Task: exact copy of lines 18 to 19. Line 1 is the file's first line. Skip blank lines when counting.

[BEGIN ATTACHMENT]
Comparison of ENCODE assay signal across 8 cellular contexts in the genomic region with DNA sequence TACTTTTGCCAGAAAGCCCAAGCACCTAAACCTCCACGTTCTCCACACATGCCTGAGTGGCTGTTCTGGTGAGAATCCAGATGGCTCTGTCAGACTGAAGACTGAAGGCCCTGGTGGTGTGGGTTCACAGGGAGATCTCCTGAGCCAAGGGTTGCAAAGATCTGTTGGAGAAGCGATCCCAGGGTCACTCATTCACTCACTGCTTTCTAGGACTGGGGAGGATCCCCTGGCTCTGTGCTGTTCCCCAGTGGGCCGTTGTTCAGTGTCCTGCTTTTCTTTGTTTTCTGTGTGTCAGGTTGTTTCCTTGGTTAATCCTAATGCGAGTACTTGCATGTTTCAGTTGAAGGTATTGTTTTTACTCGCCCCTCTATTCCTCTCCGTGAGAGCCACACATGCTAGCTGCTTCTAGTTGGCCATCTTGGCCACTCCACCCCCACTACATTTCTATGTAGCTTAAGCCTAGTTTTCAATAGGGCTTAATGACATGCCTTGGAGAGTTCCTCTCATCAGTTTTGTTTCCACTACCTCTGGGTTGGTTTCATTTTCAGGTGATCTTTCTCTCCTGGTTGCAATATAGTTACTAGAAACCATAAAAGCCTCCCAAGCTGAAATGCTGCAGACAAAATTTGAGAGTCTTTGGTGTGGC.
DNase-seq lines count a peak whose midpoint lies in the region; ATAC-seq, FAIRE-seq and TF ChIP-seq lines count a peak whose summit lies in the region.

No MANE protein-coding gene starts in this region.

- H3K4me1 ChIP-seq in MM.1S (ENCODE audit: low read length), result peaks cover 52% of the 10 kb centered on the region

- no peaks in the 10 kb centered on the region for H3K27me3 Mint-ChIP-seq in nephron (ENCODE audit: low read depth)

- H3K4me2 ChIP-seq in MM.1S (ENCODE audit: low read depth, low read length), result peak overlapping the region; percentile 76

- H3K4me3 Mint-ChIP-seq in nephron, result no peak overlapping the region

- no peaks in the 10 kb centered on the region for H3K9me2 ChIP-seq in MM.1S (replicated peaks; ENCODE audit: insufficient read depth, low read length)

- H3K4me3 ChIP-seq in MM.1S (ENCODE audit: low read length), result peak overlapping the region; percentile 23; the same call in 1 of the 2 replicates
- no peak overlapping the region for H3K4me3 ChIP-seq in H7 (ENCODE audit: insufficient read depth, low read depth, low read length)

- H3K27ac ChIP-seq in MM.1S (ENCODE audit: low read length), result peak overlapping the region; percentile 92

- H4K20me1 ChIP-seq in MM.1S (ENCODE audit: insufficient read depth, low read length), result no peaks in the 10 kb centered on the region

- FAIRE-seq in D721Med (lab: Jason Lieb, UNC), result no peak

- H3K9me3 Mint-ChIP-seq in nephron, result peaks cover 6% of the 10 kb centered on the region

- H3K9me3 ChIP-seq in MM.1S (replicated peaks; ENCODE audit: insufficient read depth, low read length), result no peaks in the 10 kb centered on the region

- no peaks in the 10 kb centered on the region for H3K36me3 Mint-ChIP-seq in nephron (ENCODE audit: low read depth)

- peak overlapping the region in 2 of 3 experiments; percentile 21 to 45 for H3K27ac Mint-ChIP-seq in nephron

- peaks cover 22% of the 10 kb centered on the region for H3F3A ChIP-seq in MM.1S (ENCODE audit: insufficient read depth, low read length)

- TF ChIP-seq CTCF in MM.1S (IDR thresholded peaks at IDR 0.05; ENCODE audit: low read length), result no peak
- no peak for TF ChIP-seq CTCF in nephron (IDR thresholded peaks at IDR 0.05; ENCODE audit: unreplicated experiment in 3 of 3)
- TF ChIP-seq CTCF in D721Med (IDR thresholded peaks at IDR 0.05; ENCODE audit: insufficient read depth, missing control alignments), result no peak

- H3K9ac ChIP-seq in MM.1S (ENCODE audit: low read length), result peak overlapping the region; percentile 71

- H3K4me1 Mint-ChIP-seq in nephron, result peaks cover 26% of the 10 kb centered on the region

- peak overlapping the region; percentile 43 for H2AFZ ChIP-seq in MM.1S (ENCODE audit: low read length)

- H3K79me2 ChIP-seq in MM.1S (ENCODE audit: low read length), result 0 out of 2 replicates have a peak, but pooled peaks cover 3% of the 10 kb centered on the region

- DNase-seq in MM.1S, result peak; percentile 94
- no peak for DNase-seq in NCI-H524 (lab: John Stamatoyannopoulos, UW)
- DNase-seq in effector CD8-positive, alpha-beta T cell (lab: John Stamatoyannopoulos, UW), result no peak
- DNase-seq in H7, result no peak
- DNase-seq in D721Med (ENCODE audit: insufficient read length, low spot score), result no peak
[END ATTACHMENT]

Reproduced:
- peaks cover 22% of the 10 kb centered on the region for H3F3A ChIP-seq in MM.1S (ENCODE audit: insufficient read depth, low read length)

- TF ChIP-seq CTCF in MM.1S (IDR thresholded peaks at IDR 0.05; ENCODE audit: low read length), result no peak